The New Ps of Digital Marketing

12 November 2015 590 views

In 1960, E. Jerome McCarthy introduced the 4 Ps of marketing. The Ps, Price, Product, Promotion and Place were a framework to outline the elements required to successfully market a business. As marketing techniques became more sophisticated, new considerations emerged and in 1981, the original Ps were updated by Booms & Bitner to include 3 new elements; people, process, positioning and Physical Evidence.

The 7 Ps are still widely considered to be relevant today and are successfully employed by many marketers in their planning. However, the Digital Age has brought new technologies, growing competition and a more discerning, empowered consumer, and with it, a new set of Ps is emerging.

Proliferation

In the early days of digital media buying, there were only a handful of places you could advertise. As a result, it was easy for brands to reach a broad audience with a limited selection of media buys.

Fast forward 15 years and we see a huge proliferation of online channels. Whilst choice clearly offers opportunity, it has also added complexity to the media selection process. Brands now need to be more strategic than ever in their approach to ensure that their digital mix delivers.

We have also seen the high entry point into advertising disappear with the arrival of 'self-service' options such as the Google MCC and Facebook advertising. This means that digital advertising is now essentially 'open to all' and even the smallest businesses are likely to be active.

With advertising filtering into all corners of our lives, a selective 'advertising blindness' seems to be emerging. With consumer attention spans now shorter than ever, the challenge for advertisers is to break through the noise and be heard.

Personalisation

Advanced personalisation options have forever changed the shape of digital marketing. Whilst a point of contention for some, many publishers now hold detailed information on their users and are able to offer highly targeted solutions for advertisers.

Targeting consumers according to their interests and preferences enables advertisers to ensure that their offering is relevant and significant to individuals. The knock-on effects are normally improved response rates and less wastage, along with a better customer experience.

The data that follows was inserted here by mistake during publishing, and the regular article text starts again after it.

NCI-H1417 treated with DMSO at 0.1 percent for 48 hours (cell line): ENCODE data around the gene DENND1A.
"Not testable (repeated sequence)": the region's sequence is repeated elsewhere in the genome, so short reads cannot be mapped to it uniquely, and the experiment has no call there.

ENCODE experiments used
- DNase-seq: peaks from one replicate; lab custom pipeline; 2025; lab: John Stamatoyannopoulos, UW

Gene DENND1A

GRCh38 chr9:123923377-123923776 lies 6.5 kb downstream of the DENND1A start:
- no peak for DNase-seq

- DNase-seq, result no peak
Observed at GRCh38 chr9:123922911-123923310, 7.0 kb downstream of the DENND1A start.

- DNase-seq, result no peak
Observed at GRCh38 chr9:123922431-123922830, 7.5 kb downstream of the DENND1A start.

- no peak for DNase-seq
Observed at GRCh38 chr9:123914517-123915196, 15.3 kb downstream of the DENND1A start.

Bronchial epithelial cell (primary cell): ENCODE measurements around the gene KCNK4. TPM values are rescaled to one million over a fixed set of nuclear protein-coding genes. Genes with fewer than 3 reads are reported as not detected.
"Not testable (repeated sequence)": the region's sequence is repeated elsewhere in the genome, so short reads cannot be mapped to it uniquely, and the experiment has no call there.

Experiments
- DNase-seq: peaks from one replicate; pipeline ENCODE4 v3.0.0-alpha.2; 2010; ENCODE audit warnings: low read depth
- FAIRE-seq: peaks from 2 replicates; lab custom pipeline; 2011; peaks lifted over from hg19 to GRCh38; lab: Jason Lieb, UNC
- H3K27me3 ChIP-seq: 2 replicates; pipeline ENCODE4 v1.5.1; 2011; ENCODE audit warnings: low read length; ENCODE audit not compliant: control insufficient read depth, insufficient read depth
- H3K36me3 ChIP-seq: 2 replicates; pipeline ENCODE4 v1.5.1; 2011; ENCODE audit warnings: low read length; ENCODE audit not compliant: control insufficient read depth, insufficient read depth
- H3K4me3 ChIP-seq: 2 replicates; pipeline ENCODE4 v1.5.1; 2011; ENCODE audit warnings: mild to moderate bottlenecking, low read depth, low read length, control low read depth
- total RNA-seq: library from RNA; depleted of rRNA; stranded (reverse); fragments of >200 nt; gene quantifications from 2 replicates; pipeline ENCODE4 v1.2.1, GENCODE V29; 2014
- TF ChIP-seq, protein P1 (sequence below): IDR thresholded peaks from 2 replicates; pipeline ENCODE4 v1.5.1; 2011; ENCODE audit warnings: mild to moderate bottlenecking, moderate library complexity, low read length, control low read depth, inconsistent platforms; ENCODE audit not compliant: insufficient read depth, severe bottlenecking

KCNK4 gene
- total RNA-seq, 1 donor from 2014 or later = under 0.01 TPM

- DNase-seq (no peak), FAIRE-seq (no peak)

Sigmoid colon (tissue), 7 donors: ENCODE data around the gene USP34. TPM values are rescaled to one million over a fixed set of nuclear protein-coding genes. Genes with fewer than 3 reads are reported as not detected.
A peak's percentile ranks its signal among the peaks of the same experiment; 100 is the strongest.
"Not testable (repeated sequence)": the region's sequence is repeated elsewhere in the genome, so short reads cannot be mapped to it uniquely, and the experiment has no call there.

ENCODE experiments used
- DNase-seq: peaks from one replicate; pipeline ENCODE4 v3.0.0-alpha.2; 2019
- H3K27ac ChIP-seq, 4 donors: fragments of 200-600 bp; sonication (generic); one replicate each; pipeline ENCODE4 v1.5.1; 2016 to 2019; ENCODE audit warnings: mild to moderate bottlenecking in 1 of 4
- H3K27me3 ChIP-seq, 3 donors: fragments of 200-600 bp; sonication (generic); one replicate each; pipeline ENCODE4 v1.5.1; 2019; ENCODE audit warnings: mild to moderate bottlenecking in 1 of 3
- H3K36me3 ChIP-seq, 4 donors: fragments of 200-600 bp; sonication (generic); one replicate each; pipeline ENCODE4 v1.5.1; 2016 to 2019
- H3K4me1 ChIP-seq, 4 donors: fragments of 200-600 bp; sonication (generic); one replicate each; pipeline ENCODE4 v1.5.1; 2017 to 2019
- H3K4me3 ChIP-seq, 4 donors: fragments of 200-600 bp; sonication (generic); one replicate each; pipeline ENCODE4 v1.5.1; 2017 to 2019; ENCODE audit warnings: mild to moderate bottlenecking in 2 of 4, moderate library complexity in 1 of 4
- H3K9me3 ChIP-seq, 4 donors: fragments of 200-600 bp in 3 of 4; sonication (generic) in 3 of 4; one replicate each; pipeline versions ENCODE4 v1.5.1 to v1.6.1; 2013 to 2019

Proximity

We are well and truly in the mobile age. People are now constantly consuming media on the go and expect to be able to purchase products and services on their own terms. With this behaviour, a new marketing channel has emerged; proximity marketing or 'hyper-local' marketing.

Proximity Marketing takes advantage of cellular technology to communicate marketing messages to consumers who are in the vicinity and looking to make a purchase. This is often in the form of an offer or incentive to encourage users in-store or in-house.

Whilst location-based marketing is nothing new, digital technology adds a new element to the mix; time sensitivity. As consumers look for instant gratification,

Proximity Marketing can be used to guide them towards a spare of the moment purchase.

Performance

These days, digital marketing is all about results. Increasingly marketers need to be able to defend their digital selection to senior management. This means proving ROI, even in areas where measurement is a challenge, such as social media.

Advancements in data and tracking have helped with this aim; attribution modelling is increasingly used by marketers to identify and assign value to the various touchpoints in the consumer journey. What’s more, social media platforms now provide their own analytics data, giving valuable insight into both paid and non-paid activity. When it comes to digital performance, one thing is clear; the days of providing your 'best estimate' have long since passed.

Price Sensitivity

Price, one of the original 4 Ps, has always been a key consideration. Traditionally, the advice was that a product or service didn't necessarily need to be the cheapest, however it did have to be seen as representing good value.

In contrast, these days it is so easy to compare the cost of a product or service online that many consumers have become hyper-price-sensitive. The challenge is to draw the customer's focus away from price and back towards a brand's USPs.

The Takeaway

The evolving digital landscape clearly presents challengers for marketers both in terms of it complexity and competition. These days, the power is in the hand of the consumer and brands have to be ready to adapt to meet their needs.

Meanwhile however, it presents a clear opportunity for brands to get closer to the customers both literally and metaphorically. This gives marketers incredible scope to maximise the effectiveness of their digital activity.